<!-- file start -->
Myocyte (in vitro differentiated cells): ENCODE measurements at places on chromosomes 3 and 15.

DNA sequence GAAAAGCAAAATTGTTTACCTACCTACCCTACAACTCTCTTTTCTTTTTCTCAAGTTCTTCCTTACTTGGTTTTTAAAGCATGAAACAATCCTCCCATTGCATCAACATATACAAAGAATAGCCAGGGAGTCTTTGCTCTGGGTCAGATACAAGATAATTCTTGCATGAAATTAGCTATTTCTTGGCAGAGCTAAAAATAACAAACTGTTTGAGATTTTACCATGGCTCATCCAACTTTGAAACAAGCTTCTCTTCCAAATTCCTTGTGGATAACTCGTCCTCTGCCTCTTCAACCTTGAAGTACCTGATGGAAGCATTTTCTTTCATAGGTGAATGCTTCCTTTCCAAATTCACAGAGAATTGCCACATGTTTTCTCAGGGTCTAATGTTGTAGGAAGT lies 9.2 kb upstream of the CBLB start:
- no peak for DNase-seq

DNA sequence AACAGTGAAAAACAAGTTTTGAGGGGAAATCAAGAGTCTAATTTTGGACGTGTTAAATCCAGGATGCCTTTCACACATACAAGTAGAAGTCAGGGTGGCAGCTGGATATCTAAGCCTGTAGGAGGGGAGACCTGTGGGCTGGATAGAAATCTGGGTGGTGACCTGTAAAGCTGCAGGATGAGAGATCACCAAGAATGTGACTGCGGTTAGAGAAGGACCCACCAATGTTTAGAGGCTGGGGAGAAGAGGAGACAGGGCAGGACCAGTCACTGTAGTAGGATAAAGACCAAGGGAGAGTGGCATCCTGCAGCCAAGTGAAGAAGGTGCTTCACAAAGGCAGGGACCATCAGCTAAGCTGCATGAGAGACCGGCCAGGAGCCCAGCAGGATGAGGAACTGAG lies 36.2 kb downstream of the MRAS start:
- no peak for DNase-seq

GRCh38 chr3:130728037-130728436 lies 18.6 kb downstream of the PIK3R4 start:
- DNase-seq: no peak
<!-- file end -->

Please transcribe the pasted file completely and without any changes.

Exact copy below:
Myocyte (in vitro differentiated cells): ENCODE measurements at places on chromosomes 3 and 15.

DNA sequence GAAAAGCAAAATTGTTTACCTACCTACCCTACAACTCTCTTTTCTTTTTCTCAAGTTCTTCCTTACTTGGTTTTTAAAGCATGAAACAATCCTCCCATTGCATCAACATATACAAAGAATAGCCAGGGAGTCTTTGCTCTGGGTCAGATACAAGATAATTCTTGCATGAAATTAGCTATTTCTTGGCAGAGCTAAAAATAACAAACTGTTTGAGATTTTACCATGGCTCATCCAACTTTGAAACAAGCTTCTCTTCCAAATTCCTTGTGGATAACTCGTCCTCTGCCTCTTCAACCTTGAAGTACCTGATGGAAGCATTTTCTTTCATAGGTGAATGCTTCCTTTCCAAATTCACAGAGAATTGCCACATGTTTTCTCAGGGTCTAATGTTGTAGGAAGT lies 9.2 kb upstream of the CBLB start:
- no peak for DNase-seq

DNA sequence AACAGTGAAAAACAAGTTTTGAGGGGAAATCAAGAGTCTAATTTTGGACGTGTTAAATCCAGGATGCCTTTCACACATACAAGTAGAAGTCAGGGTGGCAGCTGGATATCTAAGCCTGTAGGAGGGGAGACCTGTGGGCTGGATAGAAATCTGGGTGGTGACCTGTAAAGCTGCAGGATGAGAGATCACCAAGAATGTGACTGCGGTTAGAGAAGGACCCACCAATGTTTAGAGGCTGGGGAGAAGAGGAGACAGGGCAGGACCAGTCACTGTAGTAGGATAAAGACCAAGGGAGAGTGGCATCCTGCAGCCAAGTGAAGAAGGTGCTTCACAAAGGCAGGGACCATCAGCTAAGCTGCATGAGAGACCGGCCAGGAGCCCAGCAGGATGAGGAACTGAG lies 36.2 kb downstream of the MRAS start:
- no peak for DNase-seq

GRCh38 chr3:130728037-130728436 lies 18.6 kb downstream of the PIK3R4 start:
- DNase-seq: no peak